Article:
I want to speak briefly tonight about the loss of a wonderful Australian, Mr Yunupingu. In 1992 I had the honour of meeting Mr Yunupingu when he had just been named Australian of the Year. I was working for the Attorney-General's Department on the public consultation process for the racial vilification legislation, a bill that was highly controversial and deeply confronting to many Australians at the time. I was travelling around with a group of colleagues from Attorney-General's to consult right throughout Australia with a variety of groups and the general public to get their views on the legislation.
This public consultation was very tough. I was a relatively young and fresh public servant and during some of the consultations I was faced with some of the most confronting, difficult, and often aggressive conversations about racism that I have ever experienced. There were people who did not agree with the racial vilification legislation. In fact, there were people who were actively agitating against it, and I found this very confronting and deeply depressing. I remember when we were in Adelaide—and this was probably the most confronting of all the sessions we had—we had a group of neo-Nazis turn up to the consultation, and they basically blockaded the community hall that we were in. There were a number of other community groups and organisations and Indigenous communities who were keen to ensure that this bill got through, and the neo-Nazis were doing their level best to disrupt the proceedings. I did not even know we had neo-Nazis in Australia, with shaved skinheads and swastikas and the whole thing. It was deeply confronting.
While conducting these consultations I travelled to different parts of Australia, including Alice Springs. It was there that I met Mr Yunupingu, who was a friend of one of my colleagues. My colleague had spent quite a bit of time up north and had done a lot of work in the legal services with the Indigenous community there. It was Mr Yunupingu who reinforced to me the importance of these racial vilification laws that I was working on and the importance of the community consultation process, despite the fact that it was deeply confronting. He reminded me of the challenges faced by Indigenous Australians, and he reminded me of the challenges faced by those Indigenous Australians who were vilified—how it shattered their self-esteem, their confidence, their will to succeed.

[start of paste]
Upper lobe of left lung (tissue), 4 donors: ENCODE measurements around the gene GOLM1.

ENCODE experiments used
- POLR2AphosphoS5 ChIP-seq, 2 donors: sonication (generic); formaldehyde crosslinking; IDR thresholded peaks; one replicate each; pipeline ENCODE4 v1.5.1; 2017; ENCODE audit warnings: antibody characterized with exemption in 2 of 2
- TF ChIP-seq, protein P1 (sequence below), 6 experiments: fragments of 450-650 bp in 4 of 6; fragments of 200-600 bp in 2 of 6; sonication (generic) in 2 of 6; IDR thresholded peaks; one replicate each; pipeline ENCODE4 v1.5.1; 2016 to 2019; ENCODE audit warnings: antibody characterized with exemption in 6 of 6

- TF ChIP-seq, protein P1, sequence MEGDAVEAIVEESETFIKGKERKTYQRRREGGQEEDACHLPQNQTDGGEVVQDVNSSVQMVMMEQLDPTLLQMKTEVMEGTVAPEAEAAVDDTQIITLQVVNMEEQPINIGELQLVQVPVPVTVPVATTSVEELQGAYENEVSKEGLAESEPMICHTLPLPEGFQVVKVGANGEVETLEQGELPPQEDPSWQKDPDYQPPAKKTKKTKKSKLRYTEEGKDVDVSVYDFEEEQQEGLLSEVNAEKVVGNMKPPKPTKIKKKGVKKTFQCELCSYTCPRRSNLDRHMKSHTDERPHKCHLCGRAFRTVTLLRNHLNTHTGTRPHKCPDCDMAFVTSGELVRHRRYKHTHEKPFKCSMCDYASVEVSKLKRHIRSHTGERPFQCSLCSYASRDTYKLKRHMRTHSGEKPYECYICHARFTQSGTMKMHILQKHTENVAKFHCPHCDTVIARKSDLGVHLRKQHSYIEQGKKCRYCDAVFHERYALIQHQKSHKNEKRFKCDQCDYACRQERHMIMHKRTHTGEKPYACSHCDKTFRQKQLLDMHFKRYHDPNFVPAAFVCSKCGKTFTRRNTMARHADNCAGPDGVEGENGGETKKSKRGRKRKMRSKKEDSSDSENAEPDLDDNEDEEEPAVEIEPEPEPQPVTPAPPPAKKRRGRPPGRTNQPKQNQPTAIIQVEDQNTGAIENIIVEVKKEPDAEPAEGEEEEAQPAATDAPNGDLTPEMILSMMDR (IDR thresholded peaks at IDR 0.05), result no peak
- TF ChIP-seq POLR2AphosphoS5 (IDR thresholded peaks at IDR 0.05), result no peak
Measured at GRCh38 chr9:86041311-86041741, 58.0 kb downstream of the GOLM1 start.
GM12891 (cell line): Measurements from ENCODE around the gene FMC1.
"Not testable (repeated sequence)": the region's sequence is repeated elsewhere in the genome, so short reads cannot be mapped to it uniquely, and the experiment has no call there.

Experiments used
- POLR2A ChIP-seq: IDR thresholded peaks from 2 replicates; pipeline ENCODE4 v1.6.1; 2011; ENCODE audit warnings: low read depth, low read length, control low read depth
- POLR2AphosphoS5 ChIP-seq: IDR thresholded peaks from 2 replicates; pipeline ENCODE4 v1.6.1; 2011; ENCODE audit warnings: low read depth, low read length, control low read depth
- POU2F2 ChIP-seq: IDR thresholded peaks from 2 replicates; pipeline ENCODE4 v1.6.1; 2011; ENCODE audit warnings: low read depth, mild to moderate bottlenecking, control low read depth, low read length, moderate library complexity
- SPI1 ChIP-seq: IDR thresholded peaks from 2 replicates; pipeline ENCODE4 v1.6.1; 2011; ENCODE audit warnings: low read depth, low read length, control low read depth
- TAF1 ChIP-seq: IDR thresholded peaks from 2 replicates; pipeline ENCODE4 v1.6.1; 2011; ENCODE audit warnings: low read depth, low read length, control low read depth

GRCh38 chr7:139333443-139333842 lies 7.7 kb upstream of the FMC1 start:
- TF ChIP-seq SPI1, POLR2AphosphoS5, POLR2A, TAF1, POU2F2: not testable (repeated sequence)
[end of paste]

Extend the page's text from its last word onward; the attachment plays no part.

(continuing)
As I was saying, Mr Yunupingu reminded me of the challenges faced by those Indigenous Australians who were vilified—how it shattered their self-esteem, their confidence, their will to succeed. And he reminded me of the need to continue to fight against racism and hateful language and abuse. My brief conversation with him gave me the inspiration I needed to continue with the job of going out there and finishing off this consultation and making sure that this legislation was going to be introduced, and it remains one of the proudest achievements of my career. As I said before, it was in that year that Mr Yunupingu was named Australian of the Year, so there was just a lovely synergy to the whole thing. I have always been thankful to him for the inspiration he gave to me at that really critical point, and also for the inspiration he gave to the whole nation. He was a great Australian who spoke to us and exposed us to the conditions and challenges of Indigenous Australians through the very accessible and popular medium of music. What he spoke was incredibly powerful, and it was done through a medium that was easy to reach for all Australians. It spoke in a very strong way about the conditions, the situation, the challenges of Indigenous Australians. Mr Yunupingu was a great Australian and will be very much missed. Lest we forget.